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Enlarging hypermetabolic nodule: benign non-functional adrenocortical adenoma
  1. Fady Hannah-Shmouni1,
  2. Georgios Z Papadakis1,2,
  3. Constantine A Stratakis1,
  4. Jenny Blau1
  1. 1Section on Endocrinology and Genetics, National Institute of Child Health and Human Development, Bethesda, Maryland, USA
  2. 2Foundation for Research and Technology Hellas (FORTH), Institute of Computer Science (ICS), Computational Biomedicine Laboratory, Heraklion, Crete, Greece
  1. Correspondence to Dr Fady Hannah-Shmouni, fady.hannah-shmouni{at}nih.gov

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Description

A 70-year-old woman with controlled type 2 diabetes mellitus and hypertension presented for evaluation of chronic abdominal discomfort. An incidental 3.2×3.5×3 cm left adrenal mass was identified on CT. Physical examination revealed obesity stage 2 without a Cushingoid appearance and controlled hypertension with a regular heart rate. Biochemical evaluations for Cushing syndrome, primary aldosteronism and pheochromocytoma were negative. A 1-year follow-up CT of the adrenal glands with washout showed a larger left-sided adrenal mass, measuring 4.3x3.4x3 cm (figure 1A). The attenuation values of the mass were indeterminate: non-contrast, 15 Hounsfield unit (HU); portal venous, 70 HU; delayed, 42 HU; absolute washout, 51%. MRI of the abdomen confirmed the left adrenal mass (figure 1B,C). Given the rapidly increasing size, malignancy was suspected and a whole-body positron emission tomography/CT scan using 18F-fluorodeoxyglucose (18F-FDG) was performed, which demonstrated (figure 1D,E) an 18F-FDG avid adrenal mass (standardized uptake values (SUV)max: 6.16) with increased activity compared with the liver background (SUVmax: 2.4). Adrenal incidentalomas are lesions that are detected on imaging performed during the evaluation of non-adrenal disease, with a prevalence of ~4%–10% of all scans.1 2 Patients with an incidentaloma should undergo evaluation for Cushing syndrome or autonomous cortisol secretion, pheochromocytoma, primary aldosteronism if hypertensive or a malignant tumour (particularly if size >4 cm).3 Non-functional adrenal adenomas rarely show increased 18F-FDG activity; their SUV should be compared with the average 18F-FDG uptake by the liver. Given the size of the adrenal mass and the increased 18F-FDG uptake, a left laparoscopic adrenalectomy was performed to rule out adrenocortical carcinoma. Microscopic examination showed mainly clear cell pattern with a focal eosinophilic component, and a Weiss score of zero, consistent with a benign adrenocortical adenoma (figure 2). The patient did well after surgery.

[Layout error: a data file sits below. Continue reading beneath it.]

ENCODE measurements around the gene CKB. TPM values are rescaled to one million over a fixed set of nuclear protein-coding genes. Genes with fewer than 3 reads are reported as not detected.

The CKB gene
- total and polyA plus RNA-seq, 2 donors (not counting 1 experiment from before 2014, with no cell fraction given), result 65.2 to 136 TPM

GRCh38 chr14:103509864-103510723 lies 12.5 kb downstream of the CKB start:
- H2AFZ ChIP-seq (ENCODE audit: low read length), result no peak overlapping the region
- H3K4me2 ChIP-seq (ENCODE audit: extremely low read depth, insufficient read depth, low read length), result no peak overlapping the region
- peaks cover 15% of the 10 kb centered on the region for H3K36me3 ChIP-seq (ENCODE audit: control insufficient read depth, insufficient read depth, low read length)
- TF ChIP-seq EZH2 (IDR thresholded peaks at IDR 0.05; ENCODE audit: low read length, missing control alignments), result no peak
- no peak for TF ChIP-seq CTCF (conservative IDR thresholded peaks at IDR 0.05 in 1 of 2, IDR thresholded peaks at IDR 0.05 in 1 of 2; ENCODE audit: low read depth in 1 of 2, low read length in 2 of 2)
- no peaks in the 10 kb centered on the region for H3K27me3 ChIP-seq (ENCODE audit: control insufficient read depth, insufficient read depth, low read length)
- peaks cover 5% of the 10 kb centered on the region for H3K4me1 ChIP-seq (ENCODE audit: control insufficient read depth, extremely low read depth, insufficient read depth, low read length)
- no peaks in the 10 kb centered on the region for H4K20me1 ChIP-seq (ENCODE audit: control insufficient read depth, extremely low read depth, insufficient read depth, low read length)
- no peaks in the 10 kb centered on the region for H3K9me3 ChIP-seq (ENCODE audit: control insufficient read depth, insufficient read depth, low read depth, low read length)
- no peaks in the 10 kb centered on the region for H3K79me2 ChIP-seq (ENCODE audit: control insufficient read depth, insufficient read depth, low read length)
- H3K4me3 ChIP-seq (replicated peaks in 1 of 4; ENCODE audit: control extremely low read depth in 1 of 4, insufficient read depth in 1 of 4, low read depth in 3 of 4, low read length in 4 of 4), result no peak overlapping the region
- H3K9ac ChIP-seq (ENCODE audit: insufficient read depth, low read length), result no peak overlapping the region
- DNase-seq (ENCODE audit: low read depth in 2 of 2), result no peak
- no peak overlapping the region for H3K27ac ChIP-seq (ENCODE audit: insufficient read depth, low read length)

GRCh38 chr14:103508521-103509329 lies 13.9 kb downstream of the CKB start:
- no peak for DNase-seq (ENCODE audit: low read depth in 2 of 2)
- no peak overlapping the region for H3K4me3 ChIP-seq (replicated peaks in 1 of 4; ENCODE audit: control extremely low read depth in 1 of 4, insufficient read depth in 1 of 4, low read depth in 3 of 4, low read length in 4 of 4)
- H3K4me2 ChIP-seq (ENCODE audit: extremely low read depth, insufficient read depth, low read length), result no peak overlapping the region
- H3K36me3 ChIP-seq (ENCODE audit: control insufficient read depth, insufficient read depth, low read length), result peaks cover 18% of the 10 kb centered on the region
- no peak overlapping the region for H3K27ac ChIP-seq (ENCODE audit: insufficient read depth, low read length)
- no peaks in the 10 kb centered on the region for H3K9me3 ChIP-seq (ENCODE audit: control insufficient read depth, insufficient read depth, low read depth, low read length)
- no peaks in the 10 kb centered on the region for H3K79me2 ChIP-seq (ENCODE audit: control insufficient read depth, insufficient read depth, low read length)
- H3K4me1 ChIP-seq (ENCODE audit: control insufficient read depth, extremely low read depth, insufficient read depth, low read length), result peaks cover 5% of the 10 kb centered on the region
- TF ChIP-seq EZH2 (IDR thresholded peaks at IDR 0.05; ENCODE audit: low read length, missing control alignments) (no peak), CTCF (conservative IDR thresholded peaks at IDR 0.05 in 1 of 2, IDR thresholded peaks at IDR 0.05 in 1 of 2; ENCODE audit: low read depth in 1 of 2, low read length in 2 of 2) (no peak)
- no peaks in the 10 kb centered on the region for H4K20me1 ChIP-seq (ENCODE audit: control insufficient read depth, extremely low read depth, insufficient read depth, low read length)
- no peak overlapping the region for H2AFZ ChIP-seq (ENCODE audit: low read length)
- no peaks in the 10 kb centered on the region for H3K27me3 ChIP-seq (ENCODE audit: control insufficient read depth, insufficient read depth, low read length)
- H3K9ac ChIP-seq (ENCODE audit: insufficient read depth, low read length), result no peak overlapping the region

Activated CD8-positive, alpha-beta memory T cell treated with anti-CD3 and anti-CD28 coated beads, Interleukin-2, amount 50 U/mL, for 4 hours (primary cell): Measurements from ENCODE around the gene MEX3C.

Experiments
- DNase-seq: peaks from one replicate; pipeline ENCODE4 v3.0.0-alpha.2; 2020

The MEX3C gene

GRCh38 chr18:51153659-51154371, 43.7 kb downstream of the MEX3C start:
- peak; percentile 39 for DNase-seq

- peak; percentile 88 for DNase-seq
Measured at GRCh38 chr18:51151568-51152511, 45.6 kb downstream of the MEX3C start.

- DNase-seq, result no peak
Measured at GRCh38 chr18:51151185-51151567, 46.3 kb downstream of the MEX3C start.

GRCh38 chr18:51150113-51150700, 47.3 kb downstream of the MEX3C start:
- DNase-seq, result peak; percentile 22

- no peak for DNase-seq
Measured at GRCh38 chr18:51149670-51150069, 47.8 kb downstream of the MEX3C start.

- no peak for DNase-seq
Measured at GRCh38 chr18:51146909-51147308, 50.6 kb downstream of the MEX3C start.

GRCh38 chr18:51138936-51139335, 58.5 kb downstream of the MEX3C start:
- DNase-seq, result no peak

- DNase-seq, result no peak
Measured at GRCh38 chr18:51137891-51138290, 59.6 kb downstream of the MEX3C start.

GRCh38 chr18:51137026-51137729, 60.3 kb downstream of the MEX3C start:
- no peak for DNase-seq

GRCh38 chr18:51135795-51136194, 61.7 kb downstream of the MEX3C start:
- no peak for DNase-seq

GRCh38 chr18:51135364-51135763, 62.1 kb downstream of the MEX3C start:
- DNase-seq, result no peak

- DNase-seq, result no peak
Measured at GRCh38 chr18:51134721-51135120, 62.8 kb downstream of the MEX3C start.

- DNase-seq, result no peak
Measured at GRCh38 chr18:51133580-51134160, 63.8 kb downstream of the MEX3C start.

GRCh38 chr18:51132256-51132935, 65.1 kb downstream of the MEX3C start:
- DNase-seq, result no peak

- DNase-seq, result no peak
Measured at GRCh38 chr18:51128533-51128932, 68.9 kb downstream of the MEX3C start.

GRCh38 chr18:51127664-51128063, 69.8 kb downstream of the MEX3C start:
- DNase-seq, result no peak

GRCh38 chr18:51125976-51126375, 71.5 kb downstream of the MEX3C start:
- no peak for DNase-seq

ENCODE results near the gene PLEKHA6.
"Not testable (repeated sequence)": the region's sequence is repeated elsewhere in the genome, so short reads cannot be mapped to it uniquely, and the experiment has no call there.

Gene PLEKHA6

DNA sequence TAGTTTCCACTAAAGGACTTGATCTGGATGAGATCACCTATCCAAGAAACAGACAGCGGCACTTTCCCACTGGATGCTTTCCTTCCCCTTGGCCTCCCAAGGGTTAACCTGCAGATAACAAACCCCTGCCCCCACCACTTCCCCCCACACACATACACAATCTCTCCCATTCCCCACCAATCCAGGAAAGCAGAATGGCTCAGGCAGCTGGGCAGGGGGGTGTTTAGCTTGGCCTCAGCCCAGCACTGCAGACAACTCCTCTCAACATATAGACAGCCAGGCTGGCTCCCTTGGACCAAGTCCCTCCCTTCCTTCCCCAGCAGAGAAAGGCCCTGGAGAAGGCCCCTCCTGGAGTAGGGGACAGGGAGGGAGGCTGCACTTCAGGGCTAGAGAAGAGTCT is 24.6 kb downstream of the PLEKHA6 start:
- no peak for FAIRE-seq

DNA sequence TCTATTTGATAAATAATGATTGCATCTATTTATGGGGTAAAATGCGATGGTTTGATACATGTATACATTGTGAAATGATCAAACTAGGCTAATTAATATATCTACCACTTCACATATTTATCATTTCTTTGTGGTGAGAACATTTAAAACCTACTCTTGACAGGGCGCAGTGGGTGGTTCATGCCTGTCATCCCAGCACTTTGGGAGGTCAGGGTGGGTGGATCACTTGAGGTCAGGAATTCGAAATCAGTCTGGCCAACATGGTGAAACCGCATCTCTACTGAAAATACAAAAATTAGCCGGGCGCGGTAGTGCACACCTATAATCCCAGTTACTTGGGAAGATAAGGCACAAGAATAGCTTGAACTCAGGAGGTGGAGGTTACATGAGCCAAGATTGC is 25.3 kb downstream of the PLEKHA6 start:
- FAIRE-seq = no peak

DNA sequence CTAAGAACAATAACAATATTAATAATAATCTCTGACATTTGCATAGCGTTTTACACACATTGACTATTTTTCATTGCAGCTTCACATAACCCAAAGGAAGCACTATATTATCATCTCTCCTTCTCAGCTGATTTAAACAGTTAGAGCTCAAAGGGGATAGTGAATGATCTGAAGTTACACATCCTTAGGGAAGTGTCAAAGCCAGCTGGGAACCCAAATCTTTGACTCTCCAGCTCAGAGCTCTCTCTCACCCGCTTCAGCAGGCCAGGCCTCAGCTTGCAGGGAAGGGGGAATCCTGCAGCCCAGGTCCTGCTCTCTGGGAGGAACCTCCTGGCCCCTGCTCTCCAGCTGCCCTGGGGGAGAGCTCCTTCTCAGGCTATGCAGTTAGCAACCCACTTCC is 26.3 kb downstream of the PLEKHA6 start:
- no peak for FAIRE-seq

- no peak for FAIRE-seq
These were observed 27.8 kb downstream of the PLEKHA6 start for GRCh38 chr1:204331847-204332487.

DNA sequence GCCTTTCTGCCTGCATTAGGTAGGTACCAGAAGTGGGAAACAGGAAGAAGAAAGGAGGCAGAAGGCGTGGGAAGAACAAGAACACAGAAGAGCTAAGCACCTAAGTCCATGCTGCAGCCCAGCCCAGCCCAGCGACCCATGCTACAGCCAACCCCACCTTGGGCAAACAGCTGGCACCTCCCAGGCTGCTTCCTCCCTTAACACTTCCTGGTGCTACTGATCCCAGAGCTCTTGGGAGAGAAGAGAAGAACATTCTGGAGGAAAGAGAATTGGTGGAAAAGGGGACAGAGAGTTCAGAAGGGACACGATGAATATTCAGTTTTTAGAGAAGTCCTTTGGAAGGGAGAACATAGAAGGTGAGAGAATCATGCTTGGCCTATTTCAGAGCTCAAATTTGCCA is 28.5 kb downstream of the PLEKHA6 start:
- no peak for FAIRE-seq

Figure 1

(A) Axial postcontrast CT image of the abdomen showing (arrows) a nodular mass in the left adrenal gland measuring 4.3x3.4x3 cm with low attenuation (non-contrast HU: 15). (B) Axial T2-weighted MR-image of the abdomen showing the left adrenal mass (arrows) with central areas of increased T2 signal. (C) Coronal fat suppressed contrast enhanced T1-weighted MR-image of the abdomen showing (arrows) the left adrenal mass with areas of contrast enhancement. (D) and (E) Axial and coronal fused 18F-FDG PET/CT images of the abdomen demonstrating (arrows) a hypermetabolic left adrenal mass with increased activity (SUVmax: 6.16) compared with the liver background (SUVmax: 2.4). HU, Hounsfield unit; PET, positron emission tomography.

Figure 2

Microscopic examination showed mainly clear cell pattern with a focal eosinophilic component, consistent with a benign adrenocortical adenoma.

Learning points

  • Adrenal incidentalomas are lesions that are detected on imaging performed during the evaluation of non-adrenal disease, with a prevalence of ~4%–10%.

  • Non-functional adrenal adenomas rarely show increased 18F-FDG activity; their SUV should be compared with the average 18F-FDG uptake by the liver.

References

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Footnotes

  • Contributors FH-S, GZP, CAS and JB were involved in the planning, conduct, reporting, conception and design, acquisition of data or analysis and interpretation of data.

  • Competing interests None declared.

  • Patient consent Obtained.

  • Provenance and peer review Not commissioned; externally peer reviewed.

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